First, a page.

Saturday, September 11, 2010

No Crashing Planes!

The terrorist attacks of 9/11 changed the way Americans look at airplanes. It was just an average Tuesday, and then all of a sudden everyone was watching the news and seeing two planes crashing into the World Trade Center towers in an obvious attack pattern. Suddenly, ordinary commercial planes entered the public consciousness as terror threats. Every plane that passes overhead seems a potential danger (ironically1, I can hear airplane engines as I type this). I have to wonder if a similar thing happened back in World War II when the Japanese employed the kamikaze planes against the American navy, but I suspect there wasn’t the same effect because of the fact that the fight was out in the Pacific instead of in the country itself. After 9/11, the entertainment industry took a hit in what it could depict as certain things relating to the attack were now taboo or at least limited as to how they can effectively be depicted.

Jan: “Durga, he'll be fine. And frankly, you can't get into the clean room. What could you really do?”
Durga: “I don't know. Create a distraction? Crash a plane into the base, say?”
Jan: “That seems a little extreme.”
Durga: “Acceptable casualties are a part of every mission's calculus.”
Durga: “I'll create a distraction. Locating…”
Jan: “Durga, stop! No crashing planes!”

i love bees, Chapter 11: Heroes

The image of crashing planes as a form of attack is the strongest taboo generated by 9/11. Initially, all such imagery was taboo. No one could depict it. It was offensive to even think you could. A few years later, however, the imagery started showing up again with the limitation that it had to be depicted as bad. The imagery still gives people the chills, but that can work with morally questionable or evil characters.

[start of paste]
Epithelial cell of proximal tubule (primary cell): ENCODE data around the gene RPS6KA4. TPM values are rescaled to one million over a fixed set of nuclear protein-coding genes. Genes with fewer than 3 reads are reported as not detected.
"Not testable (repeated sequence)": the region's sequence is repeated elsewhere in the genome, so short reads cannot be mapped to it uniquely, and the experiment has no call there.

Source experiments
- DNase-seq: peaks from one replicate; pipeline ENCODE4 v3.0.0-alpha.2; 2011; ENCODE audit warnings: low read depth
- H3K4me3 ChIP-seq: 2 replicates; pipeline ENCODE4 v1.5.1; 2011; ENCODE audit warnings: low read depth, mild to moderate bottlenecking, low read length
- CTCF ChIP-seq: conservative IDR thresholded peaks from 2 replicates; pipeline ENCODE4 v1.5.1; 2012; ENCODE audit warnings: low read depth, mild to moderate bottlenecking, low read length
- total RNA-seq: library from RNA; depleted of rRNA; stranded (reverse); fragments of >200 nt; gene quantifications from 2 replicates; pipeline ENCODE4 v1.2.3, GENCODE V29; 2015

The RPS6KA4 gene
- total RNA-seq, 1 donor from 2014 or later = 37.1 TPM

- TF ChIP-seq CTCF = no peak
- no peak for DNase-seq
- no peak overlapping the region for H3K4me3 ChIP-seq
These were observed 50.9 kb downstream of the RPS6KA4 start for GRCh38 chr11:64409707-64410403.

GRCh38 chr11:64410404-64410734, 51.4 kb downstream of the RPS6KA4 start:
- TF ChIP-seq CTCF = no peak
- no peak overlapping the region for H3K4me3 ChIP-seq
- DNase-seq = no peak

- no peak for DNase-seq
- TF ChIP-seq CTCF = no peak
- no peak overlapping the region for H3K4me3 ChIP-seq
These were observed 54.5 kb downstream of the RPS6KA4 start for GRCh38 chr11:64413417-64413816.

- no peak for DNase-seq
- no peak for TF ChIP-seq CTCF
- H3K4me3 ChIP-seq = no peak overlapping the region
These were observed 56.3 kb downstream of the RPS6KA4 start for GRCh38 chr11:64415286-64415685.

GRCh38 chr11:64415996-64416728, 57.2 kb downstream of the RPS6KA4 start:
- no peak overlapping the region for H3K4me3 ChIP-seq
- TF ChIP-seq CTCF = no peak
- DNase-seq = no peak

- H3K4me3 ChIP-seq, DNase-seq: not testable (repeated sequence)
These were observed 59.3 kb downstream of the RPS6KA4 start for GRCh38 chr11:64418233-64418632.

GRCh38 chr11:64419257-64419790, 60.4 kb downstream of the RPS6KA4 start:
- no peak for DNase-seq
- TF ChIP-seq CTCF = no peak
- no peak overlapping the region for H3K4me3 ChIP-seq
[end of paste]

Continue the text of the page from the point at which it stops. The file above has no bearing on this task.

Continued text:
An example of the former is in the 2004 alternate reality game i love bees, which had the war mongering character Durga seriously suggest hacking into a plane’s autopilot and crashing it into a base in order to buy time for Jersey to disable a device that may or may not do something world-threatening (it turns out that the device would have killed everyone in the galaxy). Though a protagonist, Durga is portrayed as unstable and is scary at times, so this is allowed. The audience identifies with Jan, alarmed at Durga’s suggestion, and with her as she insists “No crashing planes!”

An example of the latter is in the 2005 movie Serenity, which had the mad cannibalistic Reavers employ ramming as a battle tactic. Now, technically these are spaceships instead of airplanes, but I think they’re similar enough that the imagery is still basically present. The Reavers are zombie-like antagonists deemed utterly vile, who attack with a mismatch of advanced and primitive weaponry, and they sometimes slam their ships into Alliance ships. This works because the Reavers are to be feared, they will try to kill you any way they can, and deliberately crashing your ship into another ship can be portrayed as mad like the Japanese kamikaze have been considered by the Americans.

The image of crashing planes as an attack works now as long as it is portrayed negatively. People who grow up in post-9/11 America might be surprised to hear that pre-9/11 American media could portray crashing planes as an attack positively, even patriotically. I grew up in the ‘90s, and I can barely believe it sometimes. The most blatant example is in the 1996 film Independence Day, which has a climax evoking the Japanese kamikaze with a pilot crashing his plane into an alien ship to destroy it.